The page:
An urban and dungeon adventure for 1st-level characters.
Deep below the anarchic city of Kaer Maga, someone—or some thing—has begun stealing corpses from the city’s most prestigious tomb, the Godsmouth Ossuary. Fearing the worst, the clerics of Pharasma in charge of maintaining the crypts quietly call for aid, not wanting to risk their own members in combating whatever horrors may have crept in from the tunnels and hidden chambers of the legendary Undercity. Yet when the PCs venture below the closed-off sections of the crypt, what they find may be more than they bargained for. For beneath the infamous crypt lies a temple from an ancient empire devoted to sin, and a former Pharasmin cleric who’s weathered his goddess’s wrath to create an army of undead minions, their dead flesh standing ready to support his heretical plans.
The Godsmouth Heresy is an adventure for 1st-level characters, written for the Pathfinder Roleplaying Game and compatible with the 3.5 edition of the world’s oldest RPG. It takes place beneath the cliff-top city of Kaer Maga, an ancient prison colony turned den of thieves and refugees, fully detailed in Pathfinder Campaign Setting: City of Strangers. In addition to the adventure, which features ancient tombs, horrifying sin magic, and a crazed alchemist, this module also contains statistics for the new rune guardian constructs and a map and overview of the Godsmouth Cathedral, the city’s primary temple devoted to the Lady of Graves. Though this adventure is set in the frontier region of Varisia in the Pathfinder campaign setting, it can easily be adapted for any game world.
Written by Rob McCreary
Pathfinder Modules are 32-page, high-quality, full-color, adventures using the Open Game License to work with both the Pathfinder Roleplaying Game and the standard 3.5 fantasy RPG rules set. This Pathfinder Module includes new monsters, treasure, and a fully detailed bonus location that can be used as part of the adventure or in any other game!
I personally thought the story was rather lame. I don't know, the villain just did nothing for me, even though I did like how they were playing with Pharasma lore with his backstory. The map also has a difficult swarm monster, which even a 2nd level party would have no answer. While running away is a viable option, it feels odd that a swarm of cockroaches is the most dangerous creature in a dungeon full of demons and undead.
The real gem of the module is the map. It's a pretty fantastic map with lots of colorful background flavor surrounding Thassilon lore. This makes the map an excellent adventure for any Varisian campaign or any campaign that plays with Thassilon and the runelords. My players were completely oblivious to Pathfinder lore, but after this module, they wouldn't stop talking about the runelords.
The map, though, does have a few problems of its own. There are several areas my players absolutely refused to explore simply because they smelled like a trap but gave no incentive to look into it. The best example is one pair of rooms that do a neat, terrifying, and yet relatively harmless effect to any that linger in it. However, no sane player would ever go into the room. There's no incentive to enter it and it just screams "THIS IS A TRAP."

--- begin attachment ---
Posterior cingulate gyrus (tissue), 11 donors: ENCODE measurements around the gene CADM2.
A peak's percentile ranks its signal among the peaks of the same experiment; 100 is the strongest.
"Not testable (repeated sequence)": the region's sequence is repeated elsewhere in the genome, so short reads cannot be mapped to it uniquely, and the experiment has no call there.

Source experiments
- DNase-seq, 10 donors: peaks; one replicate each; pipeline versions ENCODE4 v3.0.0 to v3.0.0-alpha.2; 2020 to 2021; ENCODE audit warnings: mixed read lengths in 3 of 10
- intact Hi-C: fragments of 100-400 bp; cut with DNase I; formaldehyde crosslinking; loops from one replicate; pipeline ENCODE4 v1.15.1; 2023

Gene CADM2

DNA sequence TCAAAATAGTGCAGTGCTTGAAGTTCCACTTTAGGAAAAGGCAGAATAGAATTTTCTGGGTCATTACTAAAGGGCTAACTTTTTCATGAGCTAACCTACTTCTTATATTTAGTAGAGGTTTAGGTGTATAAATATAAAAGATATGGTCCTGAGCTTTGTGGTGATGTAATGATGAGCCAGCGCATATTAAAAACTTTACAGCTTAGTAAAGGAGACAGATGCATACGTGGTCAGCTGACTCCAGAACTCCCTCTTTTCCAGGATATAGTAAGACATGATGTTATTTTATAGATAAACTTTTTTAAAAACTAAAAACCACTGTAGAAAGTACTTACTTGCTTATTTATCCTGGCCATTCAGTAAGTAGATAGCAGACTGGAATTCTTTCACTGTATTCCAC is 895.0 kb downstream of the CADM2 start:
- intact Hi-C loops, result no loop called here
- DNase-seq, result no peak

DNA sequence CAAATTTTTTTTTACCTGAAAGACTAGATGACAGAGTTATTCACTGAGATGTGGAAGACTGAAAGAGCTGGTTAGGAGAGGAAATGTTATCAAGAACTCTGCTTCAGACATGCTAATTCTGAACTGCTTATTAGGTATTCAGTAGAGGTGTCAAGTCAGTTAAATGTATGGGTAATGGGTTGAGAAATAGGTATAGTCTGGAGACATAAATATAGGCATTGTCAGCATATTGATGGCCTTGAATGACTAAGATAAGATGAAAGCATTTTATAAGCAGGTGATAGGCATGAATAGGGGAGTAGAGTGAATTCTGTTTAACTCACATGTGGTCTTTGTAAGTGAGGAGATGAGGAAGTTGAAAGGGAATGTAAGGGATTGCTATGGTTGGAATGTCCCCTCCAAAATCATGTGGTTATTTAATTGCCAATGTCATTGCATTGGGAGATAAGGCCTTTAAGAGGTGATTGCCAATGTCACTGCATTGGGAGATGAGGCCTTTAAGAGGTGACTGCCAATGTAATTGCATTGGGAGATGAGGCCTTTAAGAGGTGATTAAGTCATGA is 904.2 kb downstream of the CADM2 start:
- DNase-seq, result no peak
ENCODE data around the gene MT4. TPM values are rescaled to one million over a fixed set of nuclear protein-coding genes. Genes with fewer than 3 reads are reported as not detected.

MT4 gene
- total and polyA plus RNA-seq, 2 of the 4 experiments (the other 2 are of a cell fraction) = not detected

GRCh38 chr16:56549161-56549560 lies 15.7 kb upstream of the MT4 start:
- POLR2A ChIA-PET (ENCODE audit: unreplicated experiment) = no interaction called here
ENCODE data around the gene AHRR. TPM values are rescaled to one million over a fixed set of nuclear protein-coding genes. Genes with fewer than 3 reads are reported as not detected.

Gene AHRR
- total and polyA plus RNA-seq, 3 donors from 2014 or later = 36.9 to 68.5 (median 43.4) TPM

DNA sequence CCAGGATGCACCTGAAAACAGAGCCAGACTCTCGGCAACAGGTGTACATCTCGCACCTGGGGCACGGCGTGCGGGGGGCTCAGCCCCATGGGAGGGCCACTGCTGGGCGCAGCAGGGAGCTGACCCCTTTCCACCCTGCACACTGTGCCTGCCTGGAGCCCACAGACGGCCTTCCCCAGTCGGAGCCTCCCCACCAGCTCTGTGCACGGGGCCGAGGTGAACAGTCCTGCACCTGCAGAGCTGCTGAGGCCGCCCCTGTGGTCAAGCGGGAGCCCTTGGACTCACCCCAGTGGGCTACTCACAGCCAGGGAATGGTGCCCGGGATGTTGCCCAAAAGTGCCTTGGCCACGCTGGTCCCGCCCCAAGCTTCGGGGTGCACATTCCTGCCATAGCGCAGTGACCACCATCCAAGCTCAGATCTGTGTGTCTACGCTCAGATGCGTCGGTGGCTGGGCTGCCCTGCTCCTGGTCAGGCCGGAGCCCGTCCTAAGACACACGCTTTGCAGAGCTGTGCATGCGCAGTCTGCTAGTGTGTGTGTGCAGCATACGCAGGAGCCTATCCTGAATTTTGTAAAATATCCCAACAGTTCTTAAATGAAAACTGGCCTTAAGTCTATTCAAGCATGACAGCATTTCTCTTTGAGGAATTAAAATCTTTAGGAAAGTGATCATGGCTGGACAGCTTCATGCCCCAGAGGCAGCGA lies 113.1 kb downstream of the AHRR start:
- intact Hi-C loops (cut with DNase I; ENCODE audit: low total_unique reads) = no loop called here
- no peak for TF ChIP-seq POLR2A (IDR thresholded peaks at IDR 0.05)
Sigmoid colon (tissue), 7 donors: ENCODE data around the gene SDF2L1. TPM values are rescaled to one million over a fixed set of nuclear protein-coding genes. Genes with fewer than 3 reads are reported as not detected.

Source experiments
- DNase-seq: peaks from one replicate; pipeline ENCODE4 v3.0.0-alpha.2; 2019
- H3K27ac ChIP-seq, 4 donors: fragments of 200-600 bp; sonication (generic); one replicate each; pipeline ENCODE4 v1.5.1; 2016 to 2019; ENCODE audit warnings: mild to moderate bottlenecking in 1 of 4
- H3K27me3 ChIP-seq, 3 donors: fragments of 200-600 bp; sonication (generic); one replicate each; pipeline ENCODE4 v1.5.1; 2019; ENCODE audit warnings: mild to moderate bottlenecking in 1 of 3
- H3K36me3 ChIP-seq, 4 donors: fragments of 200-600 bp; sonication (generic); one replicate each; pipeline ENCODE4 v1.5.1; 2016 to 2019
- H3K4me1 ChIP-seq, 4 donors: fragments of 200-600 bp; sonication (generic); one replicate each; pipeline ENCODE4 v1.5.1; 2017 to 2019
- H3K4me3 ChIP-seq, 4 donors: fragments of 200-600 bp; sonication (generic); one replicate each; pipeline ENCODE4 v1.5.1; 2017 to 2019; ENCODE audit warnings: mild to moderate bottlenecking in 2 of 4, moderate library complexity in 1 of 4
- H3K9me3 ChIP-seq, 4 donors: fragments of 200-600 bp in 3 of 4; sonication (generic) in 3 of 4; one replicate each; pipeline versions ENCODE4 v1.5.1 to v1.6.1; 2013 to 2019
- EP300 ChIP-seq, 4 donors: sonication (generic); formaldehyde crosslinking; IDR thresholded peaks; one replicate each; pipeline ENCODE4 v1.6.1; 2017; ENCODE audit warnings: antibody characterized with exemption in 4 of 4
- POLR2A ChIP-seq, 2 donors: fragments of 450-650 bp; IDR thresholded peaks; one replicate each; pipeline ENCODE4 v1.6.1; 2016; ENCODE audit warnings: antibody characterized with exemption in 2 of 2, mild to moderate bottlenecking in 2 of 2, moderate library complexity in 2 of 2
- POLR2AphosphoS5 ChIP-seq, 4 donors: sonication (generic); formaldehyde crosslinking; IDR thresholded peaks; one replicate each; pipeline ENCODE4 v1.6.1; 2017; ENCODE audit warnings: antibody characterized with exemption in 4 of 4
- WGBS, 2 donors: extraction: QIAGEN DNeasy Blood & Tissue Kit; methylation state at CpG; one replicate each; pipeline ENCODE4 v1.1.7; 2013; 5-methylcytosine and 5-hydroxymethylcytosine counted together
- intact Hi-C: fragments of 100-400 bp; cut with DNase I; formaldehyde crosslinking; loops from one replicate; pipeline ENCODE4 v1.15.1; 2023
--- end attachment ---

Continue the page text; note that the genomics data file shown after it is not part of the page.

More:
There's also several staircases that lead to other areas not featured in the module. It's great if you have the supplements or another dungeon in mind. For me, this module took three or four sessions to finish. Neither I nor my players wanted to use up more time there. It was extra work to make sure every "hole" was plugged in. Even having a collapsed stairway was enough to make my players waste resources getting to an area that wasn't there. It's rather annoying and comes off as a shameless plug for other materials.
Over all, Godsmouth Heresy is decent. It has a good map that touches on Thassilon lore that makes the whole module worth getting. And while I did not like the story, your players may think differently.
I'm not normally a fan of dungeon crawls but this one was pretty good. Interest in solving the mystery will propel you through the zombie and sin infested crypts below Kaer Maga. The module was simple, didn't feel tedious after nearly a day of playing, and though the fights weren't too challenging for us it was a lot of fun.
I am a huge fan of classic dungeon crawls, and so this module got my initial attention. My party is half done with exploring the Ossuary, and though their number is small (3 PCs), they have managed to survive through caution and clever thinking. I have yet to have an encounter, combat or otherwise, that wasn't as enjoyable to run as it seemed to be to have played.
That all pales in comparison to the most surprising and pleasing effect of this module, and that was an attention to detail it instilled in my players. I have never had this group so interested in the fluff and background of an adventure as they are now, and their willingness to linger on these descriptive parts of the adventure have made it all the more memorable.
1st level modules tend to be dull, with viable options so limited. This module and Crypt of the Everflame do a great job at breaking out off that rut and making memorable sessions.
I have played this as part of PFS. I have neither GMed nor read this.
I almost died of boredom playing this. While I generally enjoy dungeon crawls this didn't cut it for me.
Also if you're attempting to play through this with 4 level 1 PFS characters it becomes very difficult towards the end as you're still playing at level 1 with only the stuff you started with + some junk found laying around.
Avoid at lvl 1 in PFS. Wait till level 2 and only play if you want to roll dice for 8 hours instead of interacting with cool NPCs.